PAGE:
However Meucci's device was of little practical value because it relied upon the electrophonic effect and thus required users to place the receiver in their mouth to "hear" what was being said. The first commercial telephone services were set-up in 1878 and 1879 on both sides of the Atlantic in the cities of New Haven and London. Starting in 1894, Italian inventor Guglielmo Marconi began developing a wireless communication using the newly discovered phenomenon of radio waves, showing by 1901 that they could be transmitted across the Atlantic Ocean; this was the start of wireless telegraphy by radio. Voice and music had little early success. World War I accelerated the development of radio for military communications. After the war, commercial radio AM broadcasting began in the 1920s and became an important mass medium for entertainment and news. World War II again accelerated development of radio for the wartime purposes of aircraft and land communication, radio navigation and radar. Development of stereo FM broadcasting of radio
Radio Network Controller
The Radio Network Controller is a governing element in the UMTS radio access network and is responsible for controlling the Node Bs that are connected to it. The RNC carries out radio resource management, some of the mobility management functions and is the point where encryption is done before user data is sent to and from the mobile; the RNC connects to the Circuit Switched Core Network through Media Gateway and to the SGSN in the Packet Switched Core Network. The logical connections between the network elements are known as interfaces; the interface between the RNC and the Circuit Switched Core Network is called Iu-CS and between the RNC and the Packet Switched Core Network is called Iu-PS. Other interfaces include Iur. Iu interfaces carry user traffic as well as control information, Iur interface is needed for soft handovers involving 2 RNCs though not required as the absence of Iur will cause these handovers to become hard handovers; until 3gpp R4, all the interfaces in the UTRAN are implemented using ATM only, except the Uu interface which uses WCDMA technology.
Starting R5, IP bearers can be used over Ethernet instead. Physically, these interfaces can be carried over SDH over optical fiber, E1 - over a copper wire or microwave radio. Several E1s can be bundled to form an IMA Group. Since the interfaces are logical, many interfaces can be multiplexed onto the same transmission line; the actual implementation depends on the network topology. Iub, Iu and Iur protocols all carry both user data and signalling. Signalling protocol responsible for the control of the Node B by the RNC is called NBAP. NBAP is subdivided into Common and Dedicated NBAP, where Common NBAP controls overall Node B functionality and Dedicated NBAP controls separate cells or sectors of the Node B. NBAP is carried over Iub. In order for NBAP to handle common and dedicated procedures, it is divided into: NodeB Control Port which handles common NBAP procedures and Communication Control Port which handles dedicated NBAP procedures. Control plane protocol for the transport layer is called ALCAP.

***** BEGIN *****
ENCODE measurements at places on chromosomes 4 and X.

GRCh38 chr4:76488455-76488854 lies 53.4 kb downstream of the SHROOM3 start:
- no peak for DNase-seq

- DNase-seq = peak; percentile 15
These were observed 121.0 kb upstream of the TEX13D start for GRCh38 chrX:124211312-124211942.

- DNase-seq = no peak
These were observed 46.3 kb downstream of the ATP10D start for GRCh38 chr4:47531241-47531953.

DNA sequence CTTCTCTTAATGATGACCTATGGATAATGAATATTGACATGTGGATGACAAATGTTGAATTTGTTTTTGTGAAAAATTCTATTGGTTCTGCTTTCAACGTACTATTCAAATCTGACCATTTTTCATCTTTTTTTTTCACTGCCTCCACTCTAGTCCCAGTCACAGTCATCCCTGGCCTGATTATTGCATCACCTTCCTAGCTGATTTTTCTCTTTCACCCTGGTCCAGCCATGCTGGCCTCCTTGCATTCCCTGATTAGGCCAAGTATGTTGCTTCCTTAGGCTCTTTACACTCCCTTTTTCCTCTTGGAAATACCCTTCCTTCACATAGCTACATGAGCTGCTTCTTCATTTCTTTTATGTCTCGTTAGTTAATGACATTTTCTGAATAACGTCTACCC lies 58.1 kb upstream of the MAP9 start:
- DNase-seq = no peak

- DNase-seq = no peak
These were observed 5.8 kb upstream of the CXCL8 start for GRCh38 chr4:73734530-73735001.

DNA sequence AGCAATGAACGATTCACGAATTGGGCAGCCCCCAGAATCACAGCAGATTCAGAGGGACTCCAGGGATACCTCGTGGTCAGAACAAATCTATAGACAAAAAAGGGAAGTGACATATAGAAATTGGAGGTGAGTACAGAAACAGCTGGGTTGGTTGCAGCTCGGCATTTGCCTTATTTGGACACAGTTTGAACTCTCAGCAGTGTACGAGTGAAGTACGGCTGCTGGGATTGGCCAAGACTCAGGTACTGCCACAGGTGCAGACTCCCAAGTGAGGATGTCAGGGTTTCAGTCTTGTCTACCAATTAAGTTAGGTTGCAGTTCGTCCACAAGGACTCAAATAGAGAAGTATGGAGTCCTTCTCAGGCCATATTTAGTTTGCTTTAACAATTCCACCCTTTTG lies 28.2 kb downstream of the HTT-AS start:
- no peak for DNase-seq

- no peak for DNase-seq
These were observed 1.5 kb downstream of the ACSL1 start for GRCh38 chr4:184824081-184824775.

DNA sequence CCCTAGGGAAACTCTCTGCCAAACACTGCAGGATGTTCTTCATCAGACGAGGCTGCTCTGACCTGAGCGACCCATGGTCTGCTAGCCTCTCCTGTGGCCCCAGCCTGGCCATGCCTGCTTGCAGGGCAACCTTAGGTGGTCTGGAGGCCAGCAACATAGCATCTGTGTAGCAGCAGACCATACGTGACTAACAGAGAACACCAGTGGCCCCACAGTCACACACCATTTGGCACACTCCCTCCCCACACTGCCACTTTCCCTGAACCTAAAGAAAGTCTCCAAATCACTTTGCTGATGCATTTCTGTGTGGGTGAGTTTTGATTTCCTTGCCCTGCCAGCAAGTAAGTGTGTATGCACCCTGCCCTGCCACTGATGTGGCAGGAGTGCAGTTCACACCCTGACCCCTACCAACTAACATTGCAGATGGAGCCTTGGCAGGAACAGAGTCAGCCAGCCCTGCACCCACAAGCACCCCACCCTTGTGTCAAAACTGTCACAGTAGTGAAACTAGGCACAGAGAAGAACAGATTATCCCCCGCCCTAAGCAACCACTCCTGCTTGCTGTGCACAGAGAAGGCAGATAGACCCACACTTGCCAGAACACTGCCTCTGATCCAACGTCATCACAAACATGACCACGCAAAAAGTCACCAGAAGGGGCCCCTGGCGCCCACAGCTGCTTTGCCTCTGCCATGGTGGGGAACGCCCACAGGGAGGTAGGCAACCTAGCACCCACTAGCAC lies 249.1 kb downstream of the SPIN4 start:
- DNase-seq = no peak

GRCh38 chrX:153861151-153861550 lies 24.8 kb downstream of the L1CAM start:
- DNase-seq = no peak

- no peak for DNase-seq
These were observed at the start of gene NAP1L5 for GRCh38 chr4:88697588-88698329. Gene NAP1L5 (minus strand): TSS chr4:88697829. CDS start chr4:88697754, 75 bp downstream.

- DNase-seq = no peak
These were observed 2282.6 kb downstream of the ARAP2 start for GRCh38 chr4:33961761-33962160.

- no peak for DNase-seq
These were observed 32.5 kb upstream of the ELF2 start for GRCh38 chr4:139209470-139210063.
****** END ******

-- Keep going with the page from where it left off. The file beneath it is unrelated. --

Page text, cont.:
Basic functionality of ALCAP is multiplexing of different users onto one AAL2 transmission path using channel IDs. ALCAP is carried over Iu-CS interfaces. Signalling protocol responsible for communication between RNC and the core network is called RANAP, is carried over Iu interface. Signalling protocol responsible for communications between RNCs is called RNSAP and is carried on the Iur interface. In a relationship to a UE an RNC can play two different roles; these are: D-RNC: Drift RNC S-RNC: Serving RNCHowever, as far as the NodeB is concerned, the RNC may play a third role: C-RNC: Controlling RNCIt is important to know that one RNC can assume more than one role at any time. An RNC controls the power of a NodeB. Operations and Maintenance Centre Radio Resource Control UMTS NBAP Specifications RANAP Specifications RNSAP Specifications RRC Specifications
Node B is the telecommunications node in particular mobile communication networks, namely those that adhere to the UMTS standard. The Node B provides the connection between the wider telephone network. UMTS is the dominating 3G standard. Node B corresponds to BTS in GSM; this is the hardware, connected to the mobile phone network that communicates directly with mobile handsets. In contrast with GSM base stations, Node B uses WCDMA/TD-SCDMA as the air interface technology; as in all cellular systems, such as UMTS and GSM, the Node B contains radio frequency transmitter and the receiver used to communicate directly with mobile devices, which move around it. In this type of cellular network, the mobile devices cannot communicate directly with each other but have to communicate with the NodeB. Traditionally, the Node Bs have minimum functionality, are controlled by an RNC. However, this is changing with the emergence of High Speed Downlink Packet Access, where some logic is handled on the Node B for lower response times.
The utilization of WCDMA technology allows cells belonging to the same or different Node Bs and controlled by different RNC to overlap and still use the same frequency. The effect is utilized in soft handovers. Since WCDMA operates at higher frequencies than GSM, the cell radius can be smaller for WCDMA than for GSM cells as the path loss is frequency dependent. WCDMA now has networks operating in the 850–900 MHz band. In these networks, at these frequencies, the coverage of WCDMA is considered better than that of the equivalent GSM network. Unlike in GSM, the cells' size is not constant; this requires careful planning in 3G networks. Power requirements on Node Bs and user equipment are much lower, it is connected to RNC of UMTS network through IUB interface. A full cell site has an antenna mast and actual antenna. An equipment cabinet contains e.g. RF power amplifiers, digital signal processors and backup batteries. What you can see by the side of a road or in a city center is just an antenna. However, the tendency nowadays is to camouflage the antenna.
Smaller indoor nodes may have an antenna built into the cabinet door. A Node B can serve several cells called sectors, depending on the configuration and type of antenna. Common configuration include 3 sectors or 6 sectors. ENode B NBAP HSDPA